United States District Court, E.D. Louisiana
GULF COAST BANK AND TRUST CO.
HOWARD G. ANDERS
ORDER AND REASONS
the Court is Plaintiff's unopposed motion for summary
judgment. R. Doc. 44. For the reasons that follow, the
unopposed motion is GRANTED.
breach of contract action arises out of a Receivables
Purchase Agreement (“RPA”) between Plaintiff Gulf
Coast Bank and Trust Company and Newberry Bakers, Inc. (which
is not a party to this case). Defendant Howard Anders signed
a Limited Guaranty agreeing to be solidarily liable for
Newberry's obligations under the RPA. Gulf Coast sued
Anders for his alleged breach of the Limited Guaranty, and
now moves for summary judgment. The motion is unopposed.
LAW AND ANALYSIS
judgment is proper when “the pleadings, depositions,
answers to interrogatories, and admissions on file, together
with the affidavits, if any, show that there is no genuine
issue as to any material fact and that the moving party is
entitled to judgment as a matter of law.” Celotex
Corp. v. Catrett, 477 U.S. 317, 322 (1986) (citing
Fed.R.Civ.P. 56(c)). A genuine issue of material fact exists
if a reasonable jury could return a verdict for the nonmoving
party. See Anderson v. Liberty Lobby, Inc., 477 U.S.
242, 248 (1996). “[U]nsubstantiated assertions, ”
“conclusory allegations, ” and merely colorable
factual bases are insufficient to defeat a motion for summary
judgment. See Hopper v. Frank, 16 F.3d 92, 97 (5th
Cir. 1994); Anderson, 477 U.S. at 249-50. In ruling
on a summary judgment motion, a court may not resolve
credibility issues or weigh evidence. See Int'l
Shortstop, Inc. v. Rally's Inc., 939 F.2d 1257, 1263
(5th Cir. 1991). Furthermore, a court must assess the
evidence, review the facts and draw any appropriate
inferences based on the evidence in the light most favorable
to the non-moving party. See Daniels v. City of
Arlington, Tex., 246 F.3d 500, 502 (5th Cir. 2001).
Court may not grant Gulf Coast's motion for summary
judgment “merely because it is unopposed.”
Bustos v. Martini Club Inc., 599 F.3d 458, 468 (5th
Cir. 2010). Indeed, “[t]he movant has the burden of
establishing the absence of a genuine issue of material fact
and, unless he has done so, the court may not grant the
motion, regardless of whether any response was filed.”
Hetzel v. Bethlehem Steep Corp., 50 F.3d 360, 362
(5th Cir. 1995).
reviewed the evidence and arguments submitted by Gulf Coast,
the Court finds that Gulf Coast's unopposed motion has
merit. Under the terms of the Limited Guaranty, Texas law
controls. Gulf Coast is entitled to summary judgment if it
shows “(1) the existence and ownership of a guaranty
contract; (2) the terms of the underlying contract by the
holder; (3) the occurrence of the conditions upon which
liability is based; and (4) the failure or refusal to perform
by the guarantor.” Chahadeh v. Jacinto Med. Grp.,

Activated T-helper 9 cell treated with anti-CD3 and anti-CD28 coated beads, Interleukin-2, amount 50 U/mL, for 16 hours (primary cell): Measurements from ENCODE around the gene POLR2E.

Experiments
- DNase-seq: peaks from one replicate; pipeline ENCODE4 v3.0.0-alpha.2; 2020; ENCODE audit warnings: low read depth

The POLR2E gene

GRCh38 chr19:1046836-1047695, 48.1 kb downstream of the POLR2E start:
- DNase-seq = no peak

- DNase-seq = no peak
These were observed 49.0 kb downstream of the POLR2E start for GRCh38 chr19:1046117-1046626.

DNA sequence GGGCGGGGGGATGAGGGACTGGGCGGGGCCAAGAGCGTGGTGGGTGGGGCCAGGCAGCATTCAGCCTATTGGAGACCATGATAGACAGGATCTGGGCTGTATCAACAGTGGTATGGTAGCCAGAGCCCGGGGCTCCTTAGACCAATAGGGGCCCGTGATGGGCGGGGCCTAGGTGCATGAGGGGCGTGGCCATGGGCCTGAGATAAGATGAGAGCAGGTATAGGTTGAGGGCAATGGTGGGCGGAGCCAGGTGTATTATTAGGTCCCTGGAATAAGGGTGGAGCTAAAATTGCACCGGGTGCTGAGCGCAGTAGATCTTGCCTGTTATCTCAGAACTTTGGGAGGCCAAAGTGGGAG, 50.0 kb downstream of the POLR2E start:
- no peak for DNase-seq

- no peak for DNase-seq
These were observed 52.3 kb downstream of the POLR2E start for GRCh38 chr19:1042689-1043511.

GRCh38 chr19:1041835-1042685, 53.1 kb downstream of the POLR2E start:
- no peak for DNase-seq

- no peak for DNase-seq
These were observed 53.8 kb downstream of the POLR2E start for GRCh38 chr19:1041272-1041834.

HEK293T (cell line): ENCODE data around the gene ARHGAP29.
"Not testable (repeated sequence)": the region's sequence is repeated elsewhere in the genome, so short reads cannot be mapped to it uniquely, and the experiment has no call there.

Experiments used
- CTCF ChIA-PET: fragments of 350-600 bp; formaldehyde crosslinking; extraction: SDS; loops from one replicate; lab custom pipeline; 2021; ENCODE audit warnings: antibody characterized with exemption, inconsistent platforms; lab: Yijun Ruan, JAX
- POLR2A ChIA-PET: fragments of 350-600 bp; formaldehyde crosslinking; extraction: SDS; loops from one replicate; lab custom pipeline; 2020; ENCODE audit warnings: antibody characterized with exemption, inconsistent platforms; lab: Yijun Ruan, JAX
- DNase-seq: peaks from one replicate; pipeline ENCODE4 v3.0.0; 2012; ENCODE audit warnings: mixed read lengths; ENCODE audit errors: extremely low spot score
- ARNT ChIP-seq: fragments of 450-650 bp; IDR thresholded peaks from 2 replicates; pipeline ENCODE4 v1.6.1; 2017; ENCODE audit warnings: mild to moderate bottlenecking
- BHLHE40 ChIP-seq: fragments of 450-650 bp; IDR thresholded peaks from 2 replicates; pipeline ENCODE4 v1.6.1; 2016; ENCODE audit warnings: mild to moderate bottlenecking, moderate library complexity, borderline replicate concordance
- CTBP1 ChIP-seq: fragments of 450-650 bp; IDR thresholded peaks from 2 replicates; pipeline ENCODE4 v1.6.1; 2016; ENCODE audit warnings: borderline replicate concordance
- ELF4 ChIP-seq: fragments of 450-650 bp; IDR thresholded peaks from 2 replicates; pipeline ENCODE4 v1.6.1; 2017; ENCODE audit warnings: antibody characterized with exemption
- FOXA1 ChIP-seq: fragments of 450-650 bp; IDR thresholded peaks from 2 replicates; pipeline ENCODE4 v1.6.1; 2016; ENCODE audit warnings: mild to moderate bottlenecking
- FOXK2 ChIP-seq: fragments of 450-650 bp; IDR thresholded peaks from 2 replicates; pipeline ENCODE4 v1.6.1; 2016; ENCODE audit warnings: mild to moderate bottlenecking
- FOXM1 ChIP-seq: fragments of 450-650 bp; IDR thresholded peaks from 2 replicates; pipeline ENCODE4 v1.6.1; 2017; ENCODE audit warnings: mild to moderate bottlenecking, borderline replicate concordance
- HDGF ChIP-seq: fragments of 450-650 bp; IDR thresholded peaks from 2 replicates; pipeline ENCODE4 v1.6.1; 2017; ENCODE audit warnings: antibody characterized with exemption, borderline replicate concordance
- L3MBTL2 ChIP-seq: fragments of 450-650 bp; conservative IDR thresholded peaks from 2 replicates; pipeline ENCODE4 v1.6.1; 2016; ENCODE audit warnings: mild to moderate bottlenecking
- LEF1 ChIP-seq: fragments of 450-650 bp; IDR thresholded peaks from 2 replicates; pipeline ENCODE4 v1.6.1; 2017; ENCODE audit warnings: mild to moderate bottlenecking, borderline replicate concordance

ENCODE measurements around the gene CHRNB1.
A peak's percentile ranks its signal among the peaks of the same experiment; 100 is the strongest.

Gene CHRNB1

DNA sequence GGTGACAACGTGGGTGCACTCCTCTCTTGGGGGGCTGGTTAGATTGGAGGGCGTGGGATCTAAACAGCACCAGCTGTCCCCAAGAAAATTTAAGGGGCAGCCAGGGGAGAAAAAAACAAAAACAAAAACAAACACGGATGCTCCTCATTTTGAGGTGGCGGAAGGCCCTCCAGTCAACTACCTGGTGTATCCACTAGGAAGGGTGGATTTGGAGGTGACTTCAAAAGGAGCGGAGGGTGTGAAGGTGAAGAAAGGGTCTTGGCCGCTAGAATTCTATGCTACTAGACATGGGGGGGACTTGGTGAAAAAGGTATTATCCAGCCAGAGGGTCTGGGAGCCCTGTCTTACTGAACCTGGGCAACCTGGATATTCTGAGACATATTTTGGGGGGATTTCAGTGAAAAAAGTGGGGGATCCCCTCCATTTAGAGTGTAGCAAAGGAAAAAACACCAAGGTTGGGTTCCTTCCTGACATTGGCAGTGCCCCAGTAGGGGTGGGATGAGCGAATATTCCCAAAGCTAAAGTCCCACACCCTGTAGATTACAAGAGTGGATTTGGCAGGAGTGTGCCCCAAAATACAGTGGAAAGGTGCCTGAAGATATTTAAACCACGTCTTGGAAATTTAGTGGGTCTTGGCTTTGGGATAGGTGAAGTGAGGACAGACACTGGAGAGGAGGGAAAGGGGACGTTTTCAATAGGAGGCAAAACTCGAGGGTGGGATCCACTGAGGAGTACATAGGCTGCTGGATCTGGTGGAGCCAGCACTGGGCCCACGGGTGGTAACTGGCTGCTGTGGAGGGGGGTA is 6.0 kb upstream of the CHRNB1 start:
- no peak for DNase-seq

P.A., 519 S.W.3d 242, 246 (Tex. App. 2017).
The Underlying Contract - the Receivables Purchase
September 2016, Gulf Coast and Newberry Bakers entered in to
a Receivables Purchase Agreement (“RPA”). The RPA
entails an agreement whereby Newberry would, among other
things, occasionally offer to sell its unpaid accounts
receivable to Gulf Coast and, in exchange, Gulf Coast would
purchase certain unpaid receivables in its sole discretion.
The RPA stated that all “invoices related to all of the
Receivables … shall set forth the Lockbox Address as
its sole address for payment. [Newberry] shall establish the
lock box with [Gulf Coast] under [Gulf Coast's] exclusive
control using the Lockbox Address and shall request in
writing or otherwise take reasonable steps to ensure that all
payments be sent directly to such Lockbox.” R. Doc.
44-2 at 1-2. It also required Newberry to deliver to Gulf
Coast “any payment or proceeds that it may receive with
respect to any Receivable Asset” within one business
day following Newberry's receipt thereof. Id. at
2. If Newberry failed to do so, it became liable to Gulf
Coast for a Misdirected Payment Fee. Id.
also required each Receivable offered for sale to be free
from any defenses, disputes, offsets, counterclaims, or
rights of return or cancellation. Newberry's failure to
abide by its obligations under the RPA constitutes an
“Event of Default, ” and Newberry becomes
“obligated to repurchase” the Receivable.
collateral for its obligations under the RPA, Newberry
granted to Gulf Coast a continuing first priority security in
and to all of Newberry's current and future “(i)
accounts, chattel paper, other Receivables, instruments
(including promissory notes), investment property, documents,
and general intangibles; including without limitation all
reserve accounts, Residual Payments, credits and reserves,
and letter-of credit rights, (ii) all deposit accounts, (iii)
all equipment and inventory, and (iv) all proceeds from any
of the foregoing” (the “Collateral”). R.
the RPA, Newberry expressly warrants and represents that
“the Collateral is not subject to, and is free and
clear of, any lien, claims, pledge, security, or encumbrance
of any kind, other than those granted to [Gulf Coast]”
under the RPA. R. Doc. 44-2 at 3. These representations and
warranties are “continuing in nature and …
remain in full force and effect until all obligations and
sums owing to [Gulf Coast] by [Newberry] have been fully
performed, paid and satisfied, whether or not [the RPA] is
canceled or terminated.” Id. The RPA provides
that an Event of Default occurs when “any warranty of
representation [in the RPA] proves to be false in any way,
however minor.” Id.